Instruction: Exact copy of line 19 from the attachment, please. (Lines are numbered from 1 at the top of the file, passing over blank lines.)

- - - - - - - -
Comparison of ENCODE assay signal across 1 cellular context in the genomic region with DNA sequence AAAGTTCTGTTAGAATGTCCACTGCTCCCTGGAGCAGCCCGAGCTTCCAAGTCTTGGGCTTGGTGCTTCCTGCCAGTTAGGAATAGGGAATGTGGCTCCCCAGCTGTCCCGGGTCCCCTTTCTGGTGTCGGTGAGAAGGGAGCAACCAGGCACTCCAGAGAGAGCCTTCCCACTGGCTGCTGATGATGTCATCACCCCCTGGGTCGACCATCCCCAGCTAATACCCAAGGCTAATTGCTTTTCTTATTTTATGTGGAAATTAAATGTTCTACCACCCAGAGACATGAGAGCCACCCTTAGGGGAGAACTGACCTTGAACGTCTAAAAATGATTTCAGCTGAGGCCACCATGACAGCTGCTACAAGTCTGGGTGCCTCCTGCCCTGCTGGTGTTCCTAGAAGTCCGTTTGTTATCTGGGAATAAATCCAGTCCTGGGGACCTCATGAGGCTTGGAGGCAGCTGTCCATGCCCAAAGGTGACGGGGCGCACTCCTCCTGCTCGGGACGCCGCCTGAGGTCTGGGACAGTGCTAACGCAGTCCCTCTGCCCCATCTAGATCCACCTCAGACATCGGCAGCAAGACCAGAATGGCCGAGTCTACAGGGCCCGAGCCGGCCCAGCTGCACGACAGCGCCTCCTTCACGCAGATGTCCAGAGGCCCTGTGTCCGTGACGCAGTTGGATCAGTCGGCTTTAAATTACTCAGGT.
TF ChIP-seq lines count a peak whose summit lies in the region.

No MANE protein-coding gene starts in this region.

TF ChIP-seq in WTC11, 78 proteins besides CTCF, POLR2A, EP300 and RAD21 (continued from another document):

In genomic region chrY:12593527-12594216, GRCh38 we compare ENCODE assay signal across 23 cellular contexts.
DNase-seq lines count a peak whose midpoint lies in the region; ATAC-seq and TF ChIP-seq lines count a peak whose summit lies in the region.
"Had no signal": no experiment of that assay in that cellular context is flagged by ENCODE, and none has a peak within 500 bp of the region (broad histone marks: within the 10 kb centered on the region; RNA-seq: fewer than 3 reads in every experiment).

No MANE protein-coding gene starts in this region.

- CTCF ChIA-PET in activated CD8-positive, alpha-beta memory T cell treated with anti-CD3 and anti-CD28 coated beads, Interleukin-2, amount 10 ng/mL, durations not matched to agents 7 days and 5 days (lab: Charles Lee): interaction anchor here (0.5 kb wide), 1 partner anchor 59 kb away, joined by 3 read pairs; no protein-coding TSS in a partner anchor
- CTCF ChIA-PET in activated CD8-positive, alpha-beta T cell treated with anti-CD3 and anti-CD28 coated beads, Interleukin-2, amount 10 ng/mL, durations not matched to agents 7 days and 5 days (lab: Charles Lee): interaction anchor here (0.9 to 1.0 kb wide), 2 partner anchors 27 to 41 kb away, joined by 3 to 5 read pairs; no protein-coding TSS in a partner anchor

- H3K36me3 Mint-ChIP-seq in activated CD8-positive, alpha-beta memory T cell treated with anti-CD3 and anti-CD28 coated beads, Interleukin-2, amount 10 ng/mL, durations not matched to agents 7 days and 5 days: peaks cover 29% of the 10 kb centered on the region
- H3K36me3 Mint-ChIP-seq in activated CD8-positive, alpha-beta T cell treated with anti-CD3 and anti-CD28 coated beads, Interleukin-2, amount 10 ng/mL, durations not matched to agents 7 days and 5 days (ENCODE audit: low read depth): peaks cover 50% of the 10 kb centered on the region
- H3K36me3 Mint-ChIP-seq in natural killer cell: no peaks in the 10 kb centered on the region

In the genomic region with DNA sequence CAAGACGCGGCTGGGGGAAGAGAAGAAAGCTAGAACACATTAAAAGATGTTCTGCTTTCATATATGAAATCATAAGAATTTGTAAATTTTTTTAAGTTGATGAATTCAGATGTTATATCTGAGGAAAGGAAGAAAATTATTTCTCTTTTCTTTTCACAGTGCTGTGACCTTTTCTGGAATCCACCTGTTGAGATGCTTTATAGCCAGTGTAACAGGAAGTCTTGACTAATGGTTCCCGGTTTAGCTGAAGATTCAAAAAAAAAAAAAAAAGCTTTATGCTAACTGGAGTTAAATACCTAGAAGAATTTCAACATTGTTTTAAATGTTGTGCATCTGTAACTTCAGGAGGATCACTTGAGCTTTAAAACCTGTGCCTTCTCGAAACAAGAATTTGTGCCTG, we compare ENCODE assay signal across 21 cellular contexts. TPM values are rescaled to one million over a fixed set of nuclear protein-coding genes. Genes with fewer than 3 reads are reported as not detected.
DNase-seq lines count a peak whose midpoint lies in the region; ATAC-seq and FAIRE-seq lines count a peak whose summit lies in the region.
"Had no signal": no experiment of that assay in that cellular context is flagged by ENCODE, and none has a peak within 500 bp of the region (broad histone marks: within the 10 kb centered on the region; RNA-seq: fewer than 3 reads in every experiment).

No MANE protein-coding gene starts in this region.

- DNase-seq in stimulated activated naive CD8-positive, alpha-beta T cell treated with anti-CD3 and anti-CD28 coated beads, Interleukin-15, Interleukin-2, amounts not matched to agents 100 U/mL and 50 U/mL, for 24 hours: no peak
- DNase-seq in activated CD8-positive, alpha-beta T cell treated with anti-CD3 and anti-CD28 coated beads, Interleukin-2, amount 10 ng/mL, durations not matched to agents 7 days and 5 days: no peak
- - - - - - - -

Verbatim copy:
- DNase-seq in activated CD8-positive, alpha-beta T cell treated with anti-CD3 and anti-CD28 coated beads, Interleukin-2, amount 10 ng/mL, durations not matched to agents 7 days and 5 days: no peak